Release Date: February 20 (Europe), October 30, 2012 (North America)
Platforms available on: Vita
Developer: Game Arts
Publisher: GungHo Online Entertainment / XSEED Games
The PSP was the handheld platform of choice for RPG fans, and the PlayStation Vita looks set to take the torch from its predecessor.
Korean publisher GungHo Online Entertainment is the latest studio to bring this manner of experience to the new Sony system, delivering an action-based spinoff from its Ragnarok Online MMORPG.
Although born within a slightly different genre, Ragnarok Odyssey doesn't stray far from its source material. The game's setting, style and characters are cut from the same cloth as its PC predecessor, and online with friends is the preferential way to experience it.
Ragnarok Odyssey is every inch an RPG, and a familiar one at that. The action takes place from the third-person perspective and is heavily based around melee combat and looting. Essential ingredients such as character classes, customisation options and online play are all in place, so this should have been a real fan-pleaser; theoretically speaking.
Unfortunately, it's a formulaic affair with a by-numbers feel to it. Developer Game Arts has clung tightly to RPG conventions, without ever innovating or putting its own stamp on an increasingly saturated genre.
That doesn't necessarily make it a terrible game. Technically speaking, the developers have gotten a lot right. Ragnarok Odyssey is a polished affair with tight controls and an intuitive combat system.
It's also a palatable experience - despite stats and upgrades having more than a bit part to play - that will provide players with at a least a few hours of fun.
- Ragnarok Odyssey replaces traditional levelling with a 'cards' system, which allows players to equip a limited number of cards that improve various aspects of their character.
The lack of levelling-up in the traditional sense does not work in the game's favor. All of that mindless hacking and slashing is worth very little considering you don't generate any XP points for it.
Characters grow stronger only after a chapter of quests has been completed, but a convoluted menu system makes upgrading and customisation more confusing that it should be.
Ragnarok Odyssey replaces traditional levelling with a 'cards' system, which allows players to equip a limited number of cards that improve various aspects of their character.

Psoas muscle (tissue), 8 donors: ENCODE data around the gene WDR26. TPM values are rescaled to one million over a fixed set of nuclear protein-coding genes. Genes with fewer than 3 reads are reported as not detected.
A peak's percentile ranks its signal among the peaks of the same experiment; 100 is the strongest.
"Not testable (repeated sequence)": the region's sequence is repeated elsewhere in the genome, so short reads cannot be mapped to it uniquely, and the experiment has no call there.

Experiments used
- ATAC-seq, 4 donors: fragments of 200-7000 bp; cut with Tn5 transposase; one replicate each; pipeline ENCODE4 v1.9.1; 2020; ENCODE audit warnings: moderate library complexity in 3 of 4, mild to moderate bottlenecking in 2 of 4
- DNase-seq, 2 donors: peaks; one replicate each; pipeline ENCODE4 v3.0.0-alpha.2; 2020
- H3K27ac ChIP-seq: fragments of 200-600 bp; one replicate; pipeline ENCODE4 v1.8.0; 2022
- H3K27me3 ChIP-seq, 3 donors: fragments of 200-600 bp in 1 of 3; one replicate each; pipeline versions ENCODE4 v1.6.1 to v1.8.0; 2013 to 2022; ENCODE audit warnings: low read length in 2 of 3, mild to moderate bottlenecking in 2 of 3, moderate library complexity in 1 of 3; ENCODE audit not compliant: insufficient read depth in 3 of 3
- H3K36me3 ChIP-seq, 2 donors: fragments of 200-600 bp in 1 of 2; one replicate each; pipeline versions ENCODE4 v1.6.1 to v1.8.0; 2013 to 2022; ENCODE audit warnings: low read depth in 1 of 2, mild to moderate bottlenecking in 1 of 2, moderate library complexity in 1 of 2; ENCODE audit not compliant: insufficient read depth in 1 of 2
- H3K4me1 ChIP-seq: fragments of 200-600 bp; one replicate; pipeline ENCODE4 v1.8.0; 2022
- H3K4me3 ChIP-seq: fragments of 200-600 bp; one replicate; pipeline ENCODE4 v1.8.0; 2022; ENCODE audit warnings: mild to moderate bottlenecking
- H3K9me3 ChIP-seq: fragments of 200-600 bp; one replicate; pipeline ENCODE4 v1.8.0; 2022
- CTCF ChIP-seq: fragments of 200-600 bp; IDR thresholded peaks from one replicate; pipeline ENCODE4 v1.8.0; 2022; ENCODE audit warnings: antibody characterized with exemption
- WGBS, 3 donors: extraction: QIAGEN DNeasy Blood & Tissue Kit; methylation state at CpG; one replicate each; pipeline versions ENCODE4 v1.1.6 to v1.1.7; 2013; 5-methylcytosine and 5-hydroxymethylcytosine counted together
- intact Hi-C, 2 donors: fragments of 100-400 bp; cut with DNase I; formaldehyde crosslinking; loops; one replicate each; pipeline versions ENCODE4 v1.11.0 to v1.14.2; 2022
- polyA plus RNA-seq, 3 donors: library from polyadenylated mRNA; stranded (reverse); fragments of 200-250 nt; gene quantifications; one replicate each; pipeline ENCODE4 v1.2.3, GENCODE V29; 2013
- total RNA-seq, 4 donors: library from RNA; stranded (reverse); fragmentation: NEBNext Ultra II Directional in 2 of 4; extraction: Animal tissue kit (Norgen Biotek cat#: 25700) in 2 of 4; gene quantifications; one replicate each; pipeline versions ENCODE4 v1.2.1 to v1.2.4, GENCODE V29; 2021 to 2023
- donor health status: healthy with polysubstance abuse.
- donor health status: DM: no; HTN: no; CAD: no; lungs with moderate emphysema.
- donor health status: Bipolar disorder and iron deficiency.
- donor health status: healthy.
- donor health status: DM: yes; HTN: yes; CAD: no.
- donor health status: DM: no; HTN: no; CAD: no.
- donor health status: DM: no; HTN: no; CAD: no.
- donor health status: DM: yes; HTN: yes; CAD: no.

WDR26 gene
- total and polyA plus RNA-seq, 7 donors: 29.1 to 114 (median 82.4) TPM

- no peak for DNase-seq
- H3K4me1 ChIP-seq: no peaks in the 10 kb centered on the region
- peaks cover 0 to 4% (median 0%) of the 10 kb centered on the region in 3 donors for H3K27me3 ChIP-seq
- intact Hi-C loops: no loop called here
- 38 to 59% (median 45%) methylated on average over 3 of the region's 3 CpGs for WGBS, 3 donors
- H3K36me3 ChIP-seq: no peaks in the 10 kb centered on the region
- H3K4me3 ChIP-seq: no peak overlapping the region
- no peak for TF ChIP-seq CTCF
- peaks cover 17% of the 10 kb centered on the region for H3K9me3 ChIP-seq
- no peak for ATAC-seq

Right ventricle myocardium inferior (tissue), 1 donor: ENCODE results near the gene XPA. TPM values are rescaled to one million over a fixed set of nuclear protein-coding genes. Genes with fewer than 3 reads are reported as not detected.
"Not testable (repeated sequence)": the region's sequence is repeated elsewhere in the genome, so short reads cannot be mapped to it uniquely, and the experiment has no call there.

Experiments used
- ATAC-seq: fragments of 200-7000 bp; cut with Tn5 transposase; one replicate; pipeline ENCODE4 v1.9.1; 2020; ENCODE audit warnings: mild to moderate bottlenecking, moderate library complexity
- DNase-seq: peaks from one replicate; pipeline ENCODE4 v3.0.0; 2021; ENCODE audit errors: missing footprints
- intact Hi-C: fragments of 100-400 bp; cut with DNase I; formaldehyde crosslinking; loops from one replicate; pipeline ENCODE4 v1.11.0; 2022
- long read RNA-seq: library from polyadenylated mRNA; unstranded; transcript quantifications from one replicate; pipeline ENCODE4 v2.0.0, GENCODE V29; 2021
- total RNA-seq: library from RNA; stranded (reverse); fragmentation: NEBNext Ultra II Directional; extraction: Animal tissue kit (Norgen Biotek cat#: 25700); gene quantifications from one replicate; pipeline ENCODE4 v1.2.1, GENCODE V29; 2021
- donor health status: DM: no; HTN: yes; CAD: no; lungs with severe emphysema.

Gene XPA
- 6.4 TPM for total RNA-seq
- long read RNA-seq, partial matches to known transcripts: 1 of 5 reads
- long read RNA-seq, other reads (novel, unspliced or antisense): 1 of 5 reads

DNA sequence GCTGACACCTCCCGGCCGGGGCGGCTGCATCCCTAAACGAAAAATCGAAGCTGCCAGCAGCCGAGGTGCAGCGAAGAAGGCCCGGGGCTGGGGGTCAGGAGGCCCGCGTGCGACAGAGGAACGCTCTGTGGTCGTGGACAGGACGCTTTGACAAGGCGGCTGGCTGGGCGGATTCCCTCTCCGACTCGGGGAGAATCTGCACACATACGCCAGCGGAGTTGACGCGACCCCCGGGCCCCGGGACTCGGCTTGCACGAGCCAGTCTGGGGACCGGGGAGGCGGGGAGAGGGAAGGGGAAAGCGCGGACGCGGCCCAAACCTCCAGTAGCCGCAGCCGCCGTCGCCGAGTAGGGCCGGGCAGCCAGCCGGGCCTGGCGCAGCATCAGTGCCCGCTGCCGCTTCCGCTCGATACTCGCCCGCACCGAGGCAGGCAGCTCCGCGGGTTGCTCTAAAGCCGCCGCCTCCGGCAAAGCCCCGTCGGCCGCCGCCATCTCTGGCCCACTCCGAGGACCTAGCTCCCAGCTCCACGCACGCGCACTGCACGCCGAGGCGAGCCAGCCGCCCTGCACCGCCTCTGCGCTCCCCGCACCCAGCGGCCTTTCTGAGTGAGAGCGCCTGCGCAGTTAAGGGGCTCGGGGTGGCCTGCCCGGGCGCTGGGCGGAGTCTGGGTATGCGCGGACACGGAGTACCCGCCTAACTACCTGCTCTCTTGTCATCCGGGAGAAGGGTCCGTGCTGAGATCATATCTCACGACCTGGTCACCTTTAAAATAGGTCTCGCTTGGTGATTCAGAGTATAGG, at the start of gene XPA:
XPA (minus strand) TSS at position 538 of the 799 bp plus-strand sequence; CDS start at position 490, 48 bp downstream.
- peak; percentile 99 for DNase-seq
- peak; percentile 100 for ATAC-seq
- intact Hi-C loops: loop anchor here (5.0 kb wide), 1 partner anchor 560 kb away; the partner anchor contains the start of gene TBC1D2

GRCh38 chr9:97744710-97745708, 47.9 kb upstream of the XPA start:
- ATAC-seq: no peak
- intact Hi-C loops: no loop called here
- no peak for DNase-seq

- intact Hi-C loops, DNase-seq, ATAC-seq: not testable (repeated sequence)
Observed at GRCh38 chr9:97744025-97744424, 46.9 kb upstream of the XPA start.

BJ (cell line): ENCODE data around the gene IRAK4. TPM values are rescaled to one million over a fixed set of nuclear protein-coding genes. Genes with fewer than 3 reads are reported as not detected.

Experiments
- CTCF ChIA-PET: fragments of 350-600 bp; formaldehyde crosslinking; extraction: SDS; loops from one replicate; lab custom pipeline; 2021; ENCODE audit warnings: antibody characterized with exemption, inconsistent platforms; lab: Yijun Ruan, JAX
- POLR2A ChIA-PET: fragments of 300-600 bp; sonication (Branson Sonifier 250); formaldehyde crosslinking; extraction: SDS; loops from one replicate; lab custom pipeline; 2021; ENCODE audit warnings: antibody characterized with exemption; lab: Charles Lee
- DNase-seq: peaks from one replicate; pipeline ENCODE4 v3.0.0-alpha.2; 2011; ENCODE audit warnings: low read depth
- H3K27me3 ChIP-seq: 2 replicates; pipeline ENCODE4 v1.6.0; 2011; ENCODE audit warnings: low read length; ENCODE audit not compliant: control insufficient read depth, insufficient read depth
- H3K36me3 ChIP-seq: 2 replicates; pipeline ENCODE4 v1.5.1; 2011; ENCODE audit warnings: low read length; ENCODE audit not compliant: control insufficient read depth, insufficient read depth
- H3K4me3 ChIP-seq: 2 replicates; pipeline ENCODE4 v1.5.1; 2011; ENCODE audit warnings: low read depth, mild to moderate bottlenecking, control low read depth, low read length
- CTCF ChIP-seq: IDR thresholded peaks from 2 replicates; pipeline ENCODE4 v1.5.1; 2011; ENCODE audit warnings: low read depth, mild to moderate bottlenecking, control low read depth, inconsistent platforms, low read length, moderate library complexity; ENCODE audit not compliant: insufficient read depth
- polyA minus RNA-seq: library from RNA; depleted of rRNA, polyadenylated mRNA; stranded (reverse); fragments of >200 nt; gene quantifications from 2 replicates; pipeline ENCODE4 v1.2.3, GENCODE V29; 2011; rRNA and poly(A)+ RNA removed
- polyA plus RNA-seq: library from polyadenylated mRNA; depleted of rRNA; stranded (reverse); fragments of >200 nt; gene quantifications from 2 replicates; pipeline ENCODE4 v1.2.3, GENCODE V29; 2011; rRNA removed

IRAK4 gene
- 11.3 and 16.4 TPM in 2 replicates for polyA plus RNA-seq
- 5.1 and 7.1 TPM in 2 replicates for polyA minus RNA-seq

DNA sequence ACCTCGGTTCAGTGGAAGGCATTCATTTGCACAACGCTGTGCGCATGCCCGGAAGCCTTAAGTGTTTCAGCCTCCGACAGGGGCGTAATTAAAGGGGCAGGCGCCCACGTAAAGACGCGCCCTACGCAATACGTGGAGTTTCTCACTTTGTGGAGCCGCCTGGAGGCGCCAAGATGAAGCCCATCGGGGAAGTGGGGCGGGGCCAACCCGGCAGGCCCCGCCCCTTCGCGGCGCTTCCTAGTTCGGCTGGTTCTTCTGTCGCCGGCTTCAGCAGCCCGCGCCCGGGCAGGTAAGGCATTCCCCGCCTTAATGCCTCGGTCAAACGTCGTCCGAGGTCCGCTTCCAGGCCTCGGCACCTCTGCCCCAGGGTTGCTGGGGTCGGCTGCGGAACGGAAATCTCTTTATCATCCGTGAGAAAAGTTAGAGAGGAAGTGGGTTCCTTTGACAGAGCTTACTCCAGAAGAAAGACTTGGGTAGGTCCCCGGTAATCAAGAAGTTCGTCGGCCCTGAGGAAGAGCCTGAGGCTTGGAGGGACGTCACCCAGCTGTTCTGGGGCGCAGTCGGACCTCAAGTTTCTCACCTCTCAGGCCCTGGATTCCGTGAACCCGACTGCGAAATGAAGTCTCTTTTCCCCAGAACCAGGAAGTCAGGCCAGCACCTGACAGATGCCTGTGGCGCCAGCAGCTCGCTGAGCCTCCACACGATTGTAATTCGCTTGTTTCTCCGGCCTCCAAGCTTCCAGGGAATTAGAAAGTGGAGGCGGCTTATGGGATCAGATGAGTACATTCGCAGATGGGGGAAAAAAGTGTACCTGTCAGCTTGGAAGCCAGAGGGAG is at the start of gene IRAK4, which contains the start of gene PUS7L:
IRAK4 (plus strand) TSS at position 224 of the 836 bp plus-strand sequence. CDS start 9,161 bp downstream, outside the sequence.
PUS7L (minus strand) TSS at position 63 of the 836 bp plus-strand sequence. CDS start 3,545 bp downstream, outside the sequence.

While it's a functional system, the tried and tested mechanics used by other RPGs would have been a more transparent way of doing things.
Online play helps counterbalance some of the monotony, but this mode suffers from its own drawbacks. Players can tackle missions with up to three other people, and choosing your allies wisely is recommended.
Questing with players at a lower level is ill-advised because the party can only access levels the lowest-ranked user has unlocked.
This means there is no incentive to partner up with newbies, so don't expect to encounter the kind of community that will welcome you with open arms. Having to wait for players to fiddle around with weapons and upgrades in the online lobby is another drawback.
With no time limit imposed, you'll often find yourself waiting on one discourteous individual before the session can commence.
Ragnarok Odyssey is at least a visually appealing game. Set against vibrant fantasy backdrops, it's a colourful adventure that puts the Vita's graphical capabilities to good use. The animation is smooth for the most part, though camera issues can crop up during some of the more frantic battles.
Despite its visual splendour, the character models are as generic as the RPG mechanics the game peddles.
The protagonist and supporting cast are your bog-standard anime fodder, and the enemies are the kind of creatures RPG fans will have slain countless times before. They are also reused, throughout the game, albeit with palette swaps.
This lack of variety extends to the storyline, something that is of great importance in RPG adventures. The game has an action-driven feel to it, where plot and characterisation are mere afterthoughts.
- Developer Game Arts has clung tightly to RPG conventions, without ever innovating or putting its own stamp on an increasingly saturated genre.
Ragnarok Odyssey is a polished offering with tight controls and nice graphics, but a little innovation would have gone a long way. In terms of both style and gameplay, this is little more than a generic RPG offering that fails to build on solid foundations.
Copyright: GungHo Online Entertainment